Taylor wasn’t the only Monsanto hand on the FDA’s deck while BGH was being approved. According to Think Progress, “The hormone was approved in the US after Monsanto employee Margaret Miller oversaw a report on its safety, took a job at the FDA, and promptly approved her own report. Another Monsanto lobbyist, Islam Siddiqui, later wrote the USDA’s organic food standards, allowing irradiated and genetically modified foods to label themselves as organic.”
Taylor continues to switch public and private hats to this day. From 1994 to 1996, Taylor was Administrator of the Food Safety and Inspection Service at the USDA. From 1996 to 2000, Taylor worked as Monsanto’s Vice President for Public Policy. In 2009, President Obama returned him to the FDA as a senior advisor, and in 2010, he wasappointed Deputy Commissioner for Foods.
Monsanto’s response to critics’ charges that it has undue influence on the government is that they “ignore the simple truth that people regularly change jobs to find positions that match their experience, skills and interests.” This is true enough, but most people applying for a job couldn’t write in their cover letter: “I worked for you a few years back. While I was there, I advocated for an uncritical blanket approval of a biologically unprecedented change to the food chain. In my current job, I implemented that change, which I understand has been quite a boon for your stock shares. I hope you remember me.”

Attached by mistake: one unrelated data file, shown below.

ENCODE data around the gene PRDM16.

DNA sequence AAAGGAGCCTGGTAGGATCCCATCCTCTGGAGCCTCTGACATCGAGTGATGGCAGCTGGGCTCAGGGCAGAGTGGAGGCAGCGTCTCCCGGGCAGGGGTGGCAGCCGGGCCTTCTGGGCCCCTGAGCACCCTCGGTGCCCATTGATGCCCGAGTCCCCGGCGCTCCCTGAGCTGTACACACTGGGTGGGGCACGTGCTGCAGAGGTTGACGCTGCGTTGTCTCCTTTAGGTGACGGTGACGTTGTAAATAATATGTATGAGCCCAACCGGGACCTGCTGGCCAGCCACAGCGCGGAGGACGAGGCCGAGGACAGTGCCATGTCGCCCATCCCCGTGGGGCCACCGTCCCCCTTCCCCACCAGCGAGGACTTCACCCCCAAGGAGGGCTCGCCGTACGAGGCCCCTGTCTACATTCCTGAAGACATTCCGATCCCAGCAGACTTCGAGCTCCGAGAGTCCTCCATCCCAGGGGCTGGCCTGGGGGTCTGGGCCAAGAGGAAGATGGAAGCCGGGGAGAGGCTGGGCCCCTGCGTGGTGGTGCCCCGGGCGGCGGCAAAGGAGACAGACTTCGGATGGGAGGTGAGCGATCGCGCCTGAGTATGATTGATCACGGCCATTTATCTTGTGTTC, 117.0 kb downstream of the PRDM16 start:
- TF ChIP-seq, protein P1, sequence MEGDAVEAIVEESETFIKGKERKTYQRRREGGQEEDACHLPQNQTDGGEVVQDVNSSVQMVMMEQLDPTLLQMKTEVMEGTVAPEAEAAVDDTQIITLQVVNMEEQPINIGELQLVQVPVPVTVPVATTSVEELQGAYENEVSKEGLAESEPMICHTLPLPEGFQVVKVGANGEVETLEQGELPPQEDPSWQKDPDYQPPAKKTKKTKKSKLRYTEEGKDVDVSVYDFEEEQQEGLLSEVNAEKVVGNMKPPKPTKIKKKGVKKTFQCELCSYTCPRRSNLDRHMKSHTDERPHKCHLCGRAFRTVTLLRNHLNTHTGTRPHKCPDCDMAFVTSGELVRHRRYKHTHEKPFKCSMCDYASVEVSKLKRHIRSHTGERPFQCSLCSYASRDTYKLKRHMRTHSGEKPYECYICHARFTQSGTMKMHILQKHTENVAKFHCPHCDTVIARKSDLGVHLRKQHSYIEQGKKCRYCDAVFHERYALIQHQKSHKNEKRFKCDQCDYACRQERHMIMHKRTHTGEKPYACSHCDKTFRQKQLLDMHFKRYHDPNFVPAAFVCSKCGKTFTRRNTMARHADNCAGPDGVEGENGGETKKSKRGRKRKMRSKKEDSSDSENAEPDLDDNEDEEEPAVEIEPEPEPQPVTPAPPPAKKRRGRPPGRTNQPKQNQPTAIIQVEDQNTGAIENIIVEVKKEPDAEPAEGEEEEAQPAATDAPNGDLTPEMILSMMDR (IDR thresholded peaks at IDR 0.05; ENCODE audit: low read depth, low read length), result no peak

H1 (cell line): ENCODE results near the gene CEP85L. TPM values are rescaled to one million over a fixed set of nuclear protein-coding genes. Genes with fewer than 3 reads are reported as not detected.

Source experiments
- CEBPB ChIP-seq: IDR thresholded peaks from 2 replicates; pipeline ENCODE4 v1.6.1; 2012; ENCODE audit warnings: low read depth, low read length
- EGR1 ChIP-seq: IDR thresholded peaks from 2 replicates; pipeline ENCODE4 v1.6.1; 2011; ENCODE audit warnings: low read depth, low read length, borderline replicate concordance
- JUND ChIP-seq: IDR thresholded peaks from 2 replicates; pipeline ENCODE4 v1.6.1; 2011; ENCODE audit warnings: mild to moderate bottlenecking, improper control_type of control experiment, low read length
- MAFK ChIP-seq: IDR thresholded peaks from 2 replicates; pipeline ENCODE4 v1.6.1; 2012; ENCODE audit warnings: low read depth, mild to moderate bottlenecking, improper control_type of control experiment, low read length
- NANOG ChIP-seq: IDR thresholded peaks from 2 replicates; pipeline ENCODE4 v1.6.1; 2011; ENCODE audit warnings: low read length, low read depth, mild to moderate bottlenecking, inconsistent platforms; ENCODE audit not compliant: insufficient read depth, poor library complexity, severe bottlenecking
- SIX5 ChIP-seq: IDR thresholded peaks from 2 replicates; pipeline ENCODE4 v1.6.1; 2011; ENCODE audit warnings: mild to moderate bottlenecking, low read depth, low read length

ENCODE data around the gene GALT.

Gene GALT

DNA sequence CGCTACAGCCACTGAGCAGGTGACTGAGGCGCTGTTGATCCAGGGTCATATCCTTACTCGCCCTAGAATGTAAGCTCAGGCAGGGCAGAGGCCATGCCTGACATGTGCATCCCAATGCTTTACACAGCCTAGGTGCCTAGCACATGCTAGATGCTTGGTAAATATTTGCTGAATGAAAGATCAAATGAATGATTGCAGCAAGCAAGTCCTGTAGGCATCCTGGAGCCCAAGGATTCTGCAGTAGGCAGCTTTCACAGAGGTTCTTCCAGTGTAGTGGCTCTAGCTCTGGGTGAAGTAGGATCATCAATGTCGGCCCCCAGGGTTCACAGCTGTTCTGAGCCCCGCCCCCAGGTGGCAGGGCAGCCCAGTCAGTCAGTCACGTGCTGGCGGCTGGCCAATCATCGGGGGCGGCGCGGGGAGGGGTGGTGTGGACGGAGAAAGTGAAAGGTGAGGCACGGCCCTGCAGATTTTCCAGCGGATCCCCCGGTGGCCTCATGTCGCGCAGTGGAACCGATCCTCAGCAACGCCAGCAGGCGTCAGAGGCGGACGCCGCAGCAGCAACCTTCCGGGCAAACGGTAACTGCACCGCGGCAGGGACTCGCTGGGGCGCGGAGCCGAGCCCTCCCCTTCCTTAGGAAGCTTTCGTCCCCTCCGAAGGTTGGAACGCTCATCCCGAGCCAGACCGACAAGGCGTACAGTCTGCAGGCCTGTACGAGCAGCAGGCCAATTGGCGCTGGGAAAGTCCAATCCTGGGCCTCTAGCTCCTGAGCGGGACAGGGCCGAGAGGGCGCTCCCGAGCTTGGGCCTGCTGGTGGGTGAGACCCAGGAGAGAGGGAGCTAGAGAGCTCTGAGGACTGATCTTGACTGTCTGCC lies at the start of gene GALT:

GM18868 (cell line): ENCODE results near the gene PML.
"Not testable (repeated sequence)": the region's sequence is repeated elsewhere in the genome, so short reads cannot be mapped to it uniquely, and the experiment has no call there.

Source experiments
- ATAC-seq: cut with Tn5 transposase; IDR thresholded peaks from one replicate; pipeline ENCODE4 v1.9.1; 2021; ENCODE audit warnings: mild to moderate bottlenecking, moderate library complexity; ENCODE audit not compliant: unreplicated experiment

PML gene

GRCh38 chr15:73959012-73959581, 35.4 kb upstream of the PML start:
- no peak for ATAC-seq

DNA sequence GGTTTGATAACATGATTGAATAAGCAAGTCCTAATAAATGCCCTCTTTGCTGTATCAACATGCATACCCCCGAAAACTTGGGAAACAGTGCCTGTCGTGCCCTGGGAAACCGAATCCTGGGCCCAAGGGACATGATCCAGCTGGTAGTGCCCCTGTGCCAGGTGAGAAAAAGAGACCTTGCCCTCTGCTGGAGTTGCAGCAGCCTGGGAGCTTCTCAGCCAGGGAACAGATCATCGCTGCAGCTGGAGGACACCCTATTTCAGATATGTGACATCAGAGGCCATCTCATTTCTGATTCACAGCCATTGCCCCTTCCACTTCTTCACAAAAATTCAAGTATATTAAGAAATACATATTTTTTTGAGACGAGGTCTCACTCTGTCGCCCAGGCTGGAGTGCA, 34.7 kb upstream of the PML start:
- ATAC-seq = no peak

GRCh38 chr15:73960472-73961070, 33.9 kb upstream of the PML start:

The overall effect of the revolving door has been to intimidate and sideline those within government outside of Monsanto’s fold who favor a methodical approach to biotechnology. In the documentary, “The World According to Monsanto,” Dan Glickman, Bill Clinton’s Agriculture Secretary from 1995-2000, says,